Leaked gameplay surfaced during a private panel during SDCC. It was here that we got to see Thor swinging his hammer like Kratos’ Leviathan Axe in God of War. We also saw Iron Man blasting his way through the skies—albeit it seemed a bit on rails. Hulk and Captain America’s portions looked pretty stellar as well. I respect Marvel and Square Enix’s decision to withhold footage and only show it to attendees of SDCC. Though, can Square Enix really be shocked that it leaked? Everyone’s been looking for a taste of Avengers gameplay. It’s no wonder that as soon as the screen lit up, attendees began reaching for their phones. Having a clear messaging right out of the gate could have done wonders for Avengers.

EA and Respawn went through similar struggles when the E3 demo of Star Wars Jedi: Fallen Order never touched on the Metroidvania aspects that are supposedly incorporated.

Reports have dripped through, stating that Avengers is a cinematic, story-focused single-player experience, with optional co-op segments. The thought of a narrative-driven Avengers game has me excited, but there are lingering questions. How does co-op fit into the story? If they are optional, do you miss story beats if you opt out?

This is a problem that will be rectified as we get closer to the April 26th, 2020 release date. Crystal Dynamics will undoubtedly shed more light and clear the air during the summer and fall season. Until that happens, this will be a problem area for Avengers.

Screenshot from Avengers video game

More heroes, fewer purchases


Finally, the way Square Enix closed out their E3 2019 show left more to be desired. Crystal Dynamics brought Scot Amos and Meagan Marie to the stage to sell the GaaS initiative and lack of loot boxes to the audience. This would bring new regions and heroes like Ant-Man to the game at no additional cost. I’m all for free DLC and I support games that don’t nickel and dime you. In fact, I’m sure hearing this statement would even cool down the Hulk. But aren’t we putting the cart before the horse on this one?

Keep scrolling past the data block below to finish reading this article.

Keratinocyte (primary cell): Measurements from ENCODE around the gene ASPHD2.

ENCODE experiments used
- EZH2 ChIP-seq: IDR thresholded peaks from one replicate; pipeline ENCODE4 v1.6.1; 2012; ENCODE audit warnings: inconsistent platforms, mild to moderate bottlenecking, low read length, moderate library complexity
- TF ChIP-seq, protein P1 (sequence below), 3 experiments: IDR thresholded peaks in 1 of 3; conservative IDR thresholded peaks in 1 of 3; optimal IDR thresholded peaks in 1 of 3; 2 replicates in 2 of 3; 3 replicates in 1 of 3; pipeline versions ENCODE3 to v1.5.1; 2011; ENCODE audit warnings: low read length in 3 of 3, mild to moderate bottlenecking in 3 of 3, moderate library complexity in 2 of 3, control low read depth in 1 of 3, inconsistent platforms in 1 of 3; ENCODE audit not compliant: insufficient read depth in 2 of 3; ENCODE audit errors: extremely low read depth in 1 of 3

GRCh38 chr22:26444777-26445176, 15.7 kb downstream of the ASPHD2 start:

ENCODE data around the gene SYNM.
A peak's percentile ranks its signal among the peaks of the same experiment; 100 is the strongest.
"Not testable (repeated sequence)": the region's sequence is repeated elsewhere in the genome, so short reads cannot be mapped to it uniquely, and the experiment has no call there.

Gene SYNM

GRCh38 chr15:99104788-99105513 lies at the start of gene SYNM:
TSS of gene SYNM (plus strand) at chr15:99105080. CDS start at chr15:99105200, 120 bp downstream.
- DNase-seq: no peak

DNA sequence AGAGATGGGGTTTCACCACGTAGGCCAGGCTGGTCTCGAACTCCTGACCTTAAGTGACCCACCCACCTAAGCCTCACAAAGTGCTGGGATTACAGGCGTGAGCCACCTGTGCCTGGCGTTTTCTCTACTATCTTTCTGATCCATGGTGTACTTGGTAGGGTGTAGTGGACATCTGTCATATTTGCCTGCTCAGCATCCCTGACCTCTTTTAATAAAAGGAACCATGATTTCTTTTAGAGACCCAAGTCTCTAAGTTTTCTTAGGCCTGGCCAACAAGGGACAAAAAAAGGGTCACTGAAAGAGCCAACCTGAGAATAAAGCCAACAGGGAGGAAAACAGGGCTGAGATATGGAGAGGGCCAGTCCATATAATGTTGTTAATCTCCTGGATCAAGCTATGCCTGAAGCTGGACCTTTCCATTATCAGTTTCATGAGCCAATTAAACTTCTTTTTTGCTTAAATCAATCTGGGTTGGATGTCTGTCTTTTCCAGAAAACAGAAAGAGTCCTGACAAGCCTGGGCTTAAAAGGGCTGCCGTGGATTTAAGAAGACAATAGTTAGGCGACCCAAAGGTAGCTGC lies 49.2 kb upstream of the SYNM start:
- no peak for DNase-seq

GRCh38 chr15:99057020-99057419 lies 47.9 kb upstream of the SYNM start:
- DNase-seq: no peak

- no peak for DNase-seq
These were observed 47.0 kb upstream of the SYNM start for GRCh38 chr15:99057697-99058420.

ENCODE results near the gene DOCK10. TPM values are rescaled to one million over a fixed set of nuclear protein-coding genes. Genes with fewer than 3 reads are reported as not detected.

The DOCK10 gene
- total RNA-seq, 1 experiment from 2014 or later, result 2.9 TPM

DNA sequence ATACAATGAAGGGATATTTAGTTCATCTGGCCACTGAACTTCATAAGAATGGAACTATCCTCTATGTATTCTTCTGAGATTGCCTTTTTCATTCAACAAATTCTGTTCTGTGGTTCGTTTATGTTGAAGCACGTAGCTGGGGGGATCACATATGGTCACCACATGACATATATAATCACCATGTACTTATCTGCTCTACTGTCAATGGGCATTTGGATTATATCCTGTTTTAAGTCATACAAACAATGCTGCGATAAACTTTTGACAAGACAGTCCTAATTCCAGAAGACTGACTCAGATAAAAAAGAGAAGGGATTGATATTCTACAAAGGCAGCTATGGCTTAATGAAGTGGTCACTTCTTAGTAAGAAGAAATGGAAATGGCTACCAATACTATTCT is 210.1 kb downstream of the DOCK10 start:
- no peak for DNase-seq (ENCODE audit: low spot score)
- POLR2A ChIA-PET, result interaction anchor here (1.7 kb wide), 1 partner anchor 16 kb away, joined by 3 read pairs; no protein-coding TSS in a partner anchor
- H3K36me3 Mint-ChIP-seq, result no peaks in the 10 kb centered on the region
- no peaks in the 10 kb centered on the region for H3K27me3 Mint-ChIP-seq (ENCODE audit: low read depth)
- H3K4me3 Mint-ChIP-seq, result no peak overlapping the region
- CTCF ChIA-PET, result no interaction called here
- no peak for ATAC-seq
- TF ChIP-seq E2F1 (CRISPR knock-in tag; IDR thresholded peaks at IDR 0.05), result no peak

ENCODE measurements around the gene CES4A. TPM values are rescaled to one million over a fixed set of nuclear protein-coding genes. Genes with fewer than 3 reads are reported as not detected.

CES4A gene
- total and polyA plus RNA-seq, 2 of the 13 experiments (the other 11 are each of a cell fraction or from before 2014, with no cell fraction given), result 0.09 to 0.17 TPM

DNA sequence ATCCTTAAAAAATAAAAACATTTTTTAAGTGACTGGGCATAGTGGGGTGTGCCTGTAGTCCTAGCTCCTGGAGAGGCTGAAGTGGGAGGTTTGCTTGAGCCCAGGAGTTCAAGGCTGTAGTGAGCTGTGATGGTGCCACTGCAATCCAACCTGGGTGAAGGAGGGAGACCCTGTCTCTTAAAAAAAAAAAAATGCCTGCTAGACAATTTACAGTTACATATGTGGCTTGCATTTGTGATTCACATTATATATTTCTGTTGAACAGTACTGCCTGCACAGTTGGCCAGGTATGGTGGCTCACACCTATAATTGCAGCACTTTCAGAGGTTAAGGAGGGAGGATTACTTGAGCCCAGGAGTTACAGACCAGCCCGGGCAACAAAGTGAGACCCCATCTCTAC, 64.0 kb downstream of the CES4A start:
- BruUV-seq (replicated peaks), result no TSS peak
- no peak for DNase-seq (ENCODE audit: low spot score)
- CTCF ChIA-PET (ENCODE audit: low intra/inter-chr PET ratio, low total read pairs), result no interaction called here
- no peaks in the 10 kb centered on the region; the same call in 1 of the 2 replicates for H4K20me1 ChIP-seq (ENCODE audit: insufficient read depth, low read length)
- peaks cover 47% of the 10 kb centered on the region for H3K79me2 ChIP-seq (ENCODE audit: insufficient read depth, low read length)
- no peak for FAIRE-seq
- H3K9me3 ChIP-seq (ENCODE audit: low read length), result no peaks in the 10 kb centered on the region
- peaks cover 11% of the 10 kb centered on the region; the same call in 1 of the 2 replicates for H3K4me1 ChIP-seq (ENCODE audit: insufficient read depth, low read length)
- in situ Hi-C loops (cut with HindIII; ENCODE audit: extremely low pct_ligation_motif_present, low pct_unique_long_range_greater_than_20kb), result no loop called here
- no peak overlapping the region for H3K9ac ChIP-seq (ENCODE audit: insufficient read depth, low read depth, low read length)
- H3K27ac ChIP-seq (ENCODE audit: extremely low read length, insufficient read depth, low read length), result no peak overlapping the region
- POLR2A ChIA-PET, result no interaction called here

Crystal Dynamics sold us on a service model before selling us on a game. It’s an unfortunate time in the industry when the lack of pay-to-win options and loot boxes becomes the sticking point over engaging narratives and gameplay mechanics. I can’t blame Crystal Dynamics for getting on top of their stance as almost every subsequent interview would eventually ask questions regarding microtransactions. Though, it’s important to remember that above all else, gameplay and story are king.

Hulk screenshot from Avengers video game


Steve's Take


The reveal of Avengers is off to a bit of a bumpy start, but these aren’t the end times for the dynamic group of heroes. D23 and other major conventions open opportunities for Crystal Dynamics to right the ship and gain control of the messaging, should the studio choose to attend.

We’re still a ways away from the launch of Avengers. Square Enix and Crystal Dynamics have built up an acumen and I’m sure the development house is listening to community concerns. With a powerhouse of voice actors and Marvel Games studio overseeing the project, everything should smooth out towards the final push of development. When developing a game, there is a lot more at play than what’s given at face value. I’ll let the game take shape and judge it on it’s merit upon launch.

I’ll be eager to see how everything pans out over the summer and into the fall for Avengers. Most of all, I still anticipate that first throw of Cap’s shield when the game launches next year.